Two Pennsylvania Teachers Win Thrift Curriculum Contest

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Two Pennsylvania Teachers Win Thrift Curriculum Contest

Thursday, August 15, 2013

Two Pennsylvania teachers were selected as winners of the Teaching Thrift Curriculum Development Contest, sponsored by the Historical Society of Pennsylvania. Arlene Haigh, the grand prize winner, and Susan Condor , the runner-up winner, received their awards at the Creating Thrift Curriculum Teacher Institute, held at the Historical Society of Pennsylvania in July.

Both winners created lessons that introduced students to the history of the thrift movement and then helped them apply its concepts to their lives today. Haigh (pictured at right in photo above), a business technology education teacher at South Mountain Middle School in Allentown, developed a lesson that showed students how to be industrious and thrifty in their use of eBay. The lesson developed by Condor (pictured at left in photo above), a medical office instructor at the Lawrence County Vocational Technical School, helped students in her school be frugal and thrifty as they planned for their prom. Also pictured in the photo is Beth Twiss Houting, HSP’s Senior Director of Programs and Services.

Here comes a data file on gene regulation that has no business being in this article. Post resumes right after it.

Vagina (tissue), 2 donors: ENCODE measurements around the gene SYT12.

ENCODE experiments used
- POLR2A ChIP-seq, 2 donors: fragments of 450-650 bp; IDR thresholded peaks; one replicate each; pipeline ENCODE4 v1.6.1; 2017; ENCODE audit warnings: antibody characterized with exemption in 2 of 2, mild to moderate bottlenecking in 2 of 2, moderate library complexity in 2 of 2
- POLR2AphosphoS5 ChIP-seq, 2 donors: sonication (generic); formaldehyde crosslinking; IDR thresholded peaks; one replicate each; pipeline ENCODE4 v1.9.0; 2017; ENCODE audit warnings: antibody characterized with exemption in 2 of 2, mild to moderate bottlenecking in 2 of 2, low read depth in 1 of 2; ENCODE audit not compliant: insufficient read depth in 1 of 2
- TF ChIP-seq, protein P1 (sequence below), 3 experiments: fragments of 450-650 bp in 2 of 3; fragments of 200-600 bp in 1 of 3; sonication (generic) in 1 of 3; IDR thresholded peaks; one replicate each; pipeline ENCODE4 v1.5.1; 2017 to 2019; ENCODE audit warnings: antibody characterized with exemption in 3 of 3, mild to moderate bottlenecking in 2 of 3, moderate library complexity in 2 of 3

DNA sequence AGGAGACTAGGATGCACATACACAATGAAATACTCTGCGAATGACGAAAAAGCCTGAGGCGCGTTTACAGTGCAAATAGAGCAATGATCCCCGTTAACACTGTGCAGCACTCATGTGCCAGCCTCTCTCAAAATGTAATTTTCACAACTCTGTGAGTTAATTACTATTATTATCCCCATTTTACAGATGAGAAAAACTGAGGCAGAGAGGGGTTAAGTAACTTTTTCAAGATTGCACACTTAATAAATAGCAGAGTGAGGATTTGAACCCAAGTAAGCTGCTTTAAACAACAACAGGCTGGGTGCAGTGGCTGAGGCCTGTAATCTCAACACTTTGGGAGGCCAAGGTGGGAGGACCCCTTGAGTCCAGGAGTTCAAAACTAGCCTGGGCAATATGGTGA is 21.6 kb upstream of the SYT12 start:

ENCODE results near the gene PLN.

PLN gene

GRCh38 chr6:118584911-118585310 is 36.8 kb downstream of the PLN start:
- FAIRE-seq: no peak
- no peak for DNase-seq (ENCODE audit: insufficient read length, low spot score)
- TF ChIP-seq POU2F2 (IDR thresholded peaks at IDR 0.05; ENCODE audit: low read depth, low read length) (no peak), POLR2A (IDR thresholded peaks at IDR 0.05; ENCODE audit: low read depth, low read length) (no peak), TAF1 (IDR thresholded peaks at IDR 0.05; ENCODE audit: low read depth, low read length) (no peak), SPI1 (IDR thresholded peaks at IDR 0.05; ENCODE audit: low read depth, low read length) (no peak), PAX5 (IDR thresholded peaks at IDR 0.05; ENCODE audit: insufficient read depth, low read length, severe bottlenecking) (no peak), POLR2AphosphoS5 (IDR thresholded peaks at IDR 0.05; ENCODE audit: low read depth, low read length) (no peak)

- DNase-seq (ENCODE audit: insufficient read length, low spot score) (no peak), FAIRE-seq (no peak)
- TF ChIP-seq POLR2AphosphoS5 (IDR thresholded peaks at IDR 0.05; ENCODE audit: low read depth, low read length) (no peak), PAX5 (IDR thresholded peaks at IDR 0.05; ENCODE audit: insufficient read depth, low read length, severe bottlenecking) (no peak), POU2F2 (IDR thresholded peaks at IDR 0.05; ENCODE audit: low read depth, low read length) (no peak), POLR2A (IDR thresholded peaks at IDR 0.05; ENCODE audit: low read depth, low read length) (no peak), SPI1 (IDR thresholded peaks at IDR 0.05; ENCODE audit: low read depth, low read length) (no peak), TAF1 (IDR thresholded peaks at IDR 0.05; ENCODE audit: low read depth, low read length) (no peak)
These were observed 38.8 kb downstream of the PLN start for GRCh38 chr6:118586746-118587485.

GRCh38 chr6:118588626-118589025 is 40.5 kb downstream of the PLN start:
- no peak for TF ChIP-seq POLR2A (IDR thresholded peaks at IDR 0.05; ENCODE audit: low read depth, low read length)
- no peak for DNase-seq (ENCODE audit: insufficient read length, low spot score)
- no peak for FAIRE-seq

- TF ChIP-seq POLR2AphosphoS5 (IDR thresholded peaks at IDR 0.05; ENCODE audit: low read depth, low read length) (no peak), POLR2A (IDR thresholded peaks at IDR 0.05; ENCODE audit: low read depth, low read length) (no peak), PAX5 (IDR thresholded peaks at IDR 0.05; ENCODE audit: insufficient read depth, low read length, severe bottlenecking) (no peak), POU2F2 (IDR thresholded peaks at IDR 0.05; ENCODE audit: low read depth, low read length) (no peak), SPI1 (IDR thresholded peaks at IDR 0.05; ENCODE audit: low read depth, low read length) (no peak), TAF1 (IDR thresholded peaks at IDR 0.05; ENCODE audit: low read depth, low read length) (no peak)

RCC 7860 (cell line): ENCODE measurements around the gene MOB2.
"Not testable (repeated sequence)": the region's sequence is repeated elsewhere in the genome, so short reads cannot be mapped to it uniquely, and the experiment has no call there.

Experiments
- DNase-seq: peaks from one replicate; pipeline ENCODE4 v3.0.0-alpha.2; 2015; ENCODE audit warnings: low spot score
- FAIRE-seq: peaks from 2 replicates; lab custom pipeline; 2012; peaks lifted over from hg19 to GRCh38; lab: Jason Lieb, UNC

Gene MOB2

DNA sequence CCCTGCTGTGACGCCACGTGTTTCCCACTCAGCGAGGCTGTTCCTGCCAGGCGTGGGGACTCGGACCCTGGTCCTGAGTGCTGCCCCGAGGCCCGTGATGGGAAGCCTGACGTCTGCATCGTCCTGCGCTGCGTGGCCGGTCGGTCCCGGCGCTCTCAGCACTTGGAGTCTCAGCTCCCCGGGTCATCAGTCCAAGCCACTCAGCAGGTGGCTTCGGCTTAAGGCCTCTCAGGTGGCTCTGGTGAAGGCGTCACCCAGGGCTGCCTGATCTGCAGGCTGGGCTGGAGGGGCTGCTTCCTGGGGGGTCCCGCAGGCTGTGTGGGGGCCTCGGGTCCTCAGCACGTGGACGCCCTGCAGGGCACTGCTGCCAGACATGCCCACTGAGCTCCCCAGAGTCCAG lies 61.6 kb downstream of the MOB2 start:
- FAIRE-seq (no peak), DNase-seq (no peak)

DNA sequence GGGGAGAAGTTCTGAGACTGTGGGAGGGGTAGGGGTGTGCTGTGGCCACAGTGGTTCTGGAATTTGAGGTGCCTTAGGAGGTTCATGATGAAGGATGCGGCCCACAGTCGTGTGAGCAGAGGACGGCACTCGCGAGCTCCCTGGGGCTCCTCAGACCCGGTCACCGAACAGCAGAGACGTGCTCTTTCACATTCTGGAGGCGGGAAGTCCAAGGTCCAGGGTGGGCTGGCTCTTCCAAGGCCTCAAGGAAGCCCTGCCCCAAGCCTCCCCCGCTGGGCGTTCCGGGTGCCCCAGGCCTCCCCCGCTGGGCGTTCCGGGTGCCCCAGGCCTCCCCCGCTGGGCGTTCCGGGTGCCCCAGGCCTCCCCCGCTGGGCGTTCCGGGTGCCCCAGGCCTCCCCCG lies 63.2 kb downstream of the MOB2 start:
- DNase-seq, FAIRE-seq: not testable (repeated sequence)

The winners received cash prizes and an all-expense paid trip to participate in the Teacher Institute, as well as a framed facsimile of the School Savings Rally Song from HSP’s collection. The Curriculum Contest was funded by John and Josephine Templeton. Winners were selected by a judge panel comprising staff from HSP, the Institute for American Values, and Sally Flaherty of the Pennsylvania Department of Education.

Thrift, which was championed through schools from the late 1800s through the 1960s, is a contemporary ethic of “wise use” expressed historically through habits of industry, frugality and generosity. Learning about thrift can help students become better citizens and lead more productive lives. Thrift fits into many subjects: reading, writing, economics, history, family and consumer science, and financial literacy.